one God, for ever and ever.  Amen.

The Book of Common Prayer (1979), page 236

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The Assigned Readings:

Nehemiah 2:11-20

Nehemiah 4:1-6 (Protestant Versification)/3:33-38 (Jewish, Roman Catholic, and Eastern Orthodox Versification)

Psalm 36 (Morning)

Psalms 80 and 27 (Evening)

1 Timothy 2:1-15

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Some Related Posts:

1 Timothy 2:

http://ordinarytimedevotions.wordpress.com/2011/03/24/week-of-proper-19-monday-year-1/

Feast of Aquilla, Priscilla, and Apollos (February 13):

http://neatnik2009.wordpress.com/2010/01/22/feast-of-aquila-priscilla-and-apollos-february-13/

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Restore us, O God of hosts:

show the light of your countenance, and we shall be saved.

–Psalm 80:7, The Book of Common Prayer (1979)

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I doubt that St. Paul wrote 1 Timothy.  Consider, O reader, 2:9-15.  Allowing for culturally specific conditions regarding hair, jewelry, and clothing, I still detect the stench of patriarchy.  Although St. Paul was a product of his patriarchal context, I contrast 1 Timothy 2:9-15 with the case of Prisca/Priscilla, who taught with the Apostle’s approval.  (See Acts 18:2, 18, and 26; Romans 16:3; and 1 Corinthians 16:19).  That is not my main point, but I feel the need to articulate it first.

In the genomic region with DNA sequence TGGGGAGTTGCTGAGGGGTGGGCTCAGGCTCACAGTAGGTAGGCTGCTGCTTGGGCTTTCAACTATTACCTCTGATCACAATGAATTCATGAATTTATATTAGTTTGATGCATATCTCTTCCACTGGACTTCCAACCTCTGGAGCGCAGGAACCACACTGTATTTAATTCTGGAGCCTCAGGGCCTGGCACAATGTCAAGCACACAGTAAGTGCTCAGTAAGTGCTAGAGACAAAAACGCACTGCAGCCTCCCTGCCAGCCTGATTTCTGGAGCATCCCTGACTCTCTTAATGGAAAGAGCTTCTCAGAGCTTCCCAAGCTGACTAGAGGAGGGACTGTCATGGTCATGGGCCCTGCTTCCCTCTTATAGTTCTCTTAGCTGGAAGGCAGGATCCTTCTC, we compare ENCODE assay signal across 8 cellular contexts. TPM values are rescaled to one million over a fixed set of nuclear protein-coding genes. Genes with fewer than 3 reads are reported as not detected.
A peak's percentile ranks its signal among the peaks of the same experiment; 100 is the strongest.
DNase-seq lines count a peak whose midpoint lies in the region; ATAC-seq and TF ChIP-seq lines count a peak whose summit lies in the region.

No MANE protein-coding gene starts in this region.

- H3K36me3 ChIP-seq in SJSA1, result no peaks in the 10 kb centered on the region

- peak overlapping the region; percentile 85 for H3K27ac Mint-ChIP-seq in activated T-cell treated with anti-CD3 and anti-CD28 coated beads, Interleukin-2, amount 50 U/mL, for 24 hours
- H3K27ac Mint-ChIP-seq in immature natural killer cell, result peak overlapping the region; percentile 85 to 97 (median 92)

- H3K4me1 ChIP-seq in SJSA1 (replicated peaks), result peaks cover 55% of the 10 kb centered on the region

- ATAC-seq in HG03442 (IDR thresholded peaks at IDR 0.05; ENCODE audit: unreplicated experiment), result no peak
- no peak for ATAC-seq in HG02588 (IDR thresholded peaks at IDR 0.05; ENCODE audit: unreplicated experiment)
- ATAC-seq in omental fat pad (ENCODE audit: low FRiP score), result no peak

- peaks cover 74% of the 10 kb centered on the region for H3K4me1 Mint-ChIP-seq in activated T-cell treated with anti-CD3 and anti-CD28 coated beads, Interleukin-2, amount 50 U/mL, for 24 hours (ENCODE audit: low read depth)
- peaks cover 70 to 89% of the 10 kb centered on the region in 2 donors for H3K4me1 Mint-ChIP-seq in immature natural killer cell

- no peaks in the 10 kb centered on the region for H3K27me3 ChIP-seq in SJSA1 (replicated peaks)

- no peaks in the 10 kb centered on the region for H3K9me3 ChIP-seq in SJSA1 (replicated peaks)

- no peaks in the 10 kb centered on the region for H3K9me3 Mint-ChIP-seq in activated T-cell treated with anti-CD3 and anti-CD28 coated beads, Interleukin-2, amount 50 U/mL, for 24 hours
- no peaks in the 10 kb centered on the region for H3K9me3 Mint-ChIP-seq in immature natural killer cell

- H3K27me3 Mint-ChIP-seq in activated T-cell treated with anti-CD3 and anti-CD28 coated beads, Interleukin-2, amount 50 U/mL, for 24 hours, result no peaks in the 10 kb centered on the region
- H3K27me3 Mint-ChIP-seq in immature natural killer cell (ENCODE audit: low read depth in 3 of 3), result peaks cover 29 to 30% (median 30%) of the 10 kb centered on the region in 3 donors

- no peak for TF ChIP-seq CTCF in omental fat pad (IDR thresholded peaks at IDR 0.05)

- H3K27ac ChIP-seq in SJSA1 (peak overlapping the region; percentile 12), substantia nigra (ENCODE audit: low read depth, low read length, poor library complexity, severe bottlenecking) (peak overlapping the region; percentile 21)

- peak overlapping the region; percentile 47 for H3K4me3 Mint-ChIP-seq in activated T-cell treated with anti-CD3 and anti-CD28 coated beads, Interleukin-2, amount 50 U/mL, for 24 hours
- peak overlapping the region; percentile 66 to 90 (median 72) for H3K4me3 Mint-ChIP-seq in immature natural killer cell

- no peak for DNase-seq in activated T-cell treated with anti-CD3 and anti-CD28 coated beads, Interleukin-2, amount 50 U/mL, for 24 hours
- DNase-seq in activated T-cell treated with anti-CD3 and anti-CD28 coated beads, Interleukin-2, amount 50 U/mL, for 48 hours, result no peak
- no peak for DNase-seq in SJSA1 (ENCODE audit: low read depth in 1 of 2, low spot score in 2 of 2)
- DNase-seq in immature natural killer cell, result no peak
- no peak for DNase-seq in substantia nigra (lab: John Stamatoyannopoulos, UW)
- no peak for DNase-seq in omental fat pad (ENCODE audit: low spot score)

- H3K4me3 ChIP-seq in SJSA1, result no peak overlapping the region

Now, for the main idea….

Jewish exiles residing in their ancestral homeland lived within the Persian Satrapy of Beyond the River.  The complicated politics of rebuilding the walls of and Temple at Jerusalem, as told in the Books of Ezra and Nehemiah, lived up to the joke that politics consists of many small, bloodsucking creatures.  Although King Artaxerxes I (reigned 464-424 B.C.E.) had authorized Nehemiah for a set of tasks, our hero faced opposition from local interests.  Sanballat (the governor of Samaria), Tobiah (the governor of Ammon), and Geshem (the governor of Edom) knew of Nehemiah’s authorization yet tried to stop him anyway.  Did our hero’s role threaten their power, at least in their minds?  That was a likely scenario.  So they resorted to lies and other forms of interference.  Yet they failed for divine and human forces (some of the latter armed with lances, shields, swords, and bows) acted.  The construction workers did need guards, after all.